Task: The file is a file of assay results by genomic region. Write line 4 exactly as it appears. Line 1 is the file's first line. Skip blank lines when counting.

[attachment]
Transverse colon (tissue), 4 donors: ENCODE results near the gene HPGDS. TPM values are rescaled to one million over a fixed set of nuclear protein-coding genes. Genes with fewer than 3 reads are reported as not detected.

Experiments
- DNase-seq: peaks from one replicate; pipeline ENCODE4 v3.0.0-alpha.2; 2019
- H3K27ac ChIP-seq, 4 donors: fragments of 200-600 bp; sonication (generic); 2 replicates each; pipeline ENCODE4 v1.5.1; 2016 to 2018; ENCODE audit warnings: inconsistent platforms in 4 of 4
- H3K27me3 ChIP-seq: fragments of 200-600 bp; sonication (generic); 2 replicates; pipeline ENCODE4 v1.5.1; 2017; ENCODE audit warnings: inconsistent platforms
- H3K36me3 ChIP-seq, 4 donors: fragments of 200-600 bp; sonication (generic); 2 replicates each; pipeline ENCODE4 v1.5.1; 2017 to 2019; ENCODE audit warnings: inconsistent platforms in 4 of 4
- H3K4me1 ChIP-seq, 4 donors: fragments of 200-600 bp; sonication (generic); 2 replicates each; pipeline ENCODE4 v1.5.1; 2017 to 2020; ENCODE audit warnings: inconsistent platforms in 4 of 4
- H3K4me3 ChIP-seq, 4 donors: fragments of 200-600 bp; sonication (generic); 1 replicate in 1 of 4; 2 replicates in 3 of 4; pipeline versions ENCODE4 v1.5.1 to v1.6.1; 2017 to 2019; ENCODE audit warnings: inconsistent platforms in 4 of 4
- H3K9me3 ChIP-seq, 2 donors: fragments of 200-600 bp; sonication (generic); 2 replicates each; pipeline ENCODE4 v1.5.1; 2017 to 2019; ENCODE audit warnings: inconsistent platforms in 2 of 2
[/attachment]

- H3K27ac ChIP-seq, 4 donors: fragments of 200-600 bp; sonication (generic); 2 replicates each; pipeline ENCODE4 v1.5.1; 2016 to 2018; ENCODE audit warnings: inconsistent platforms in 4 of 4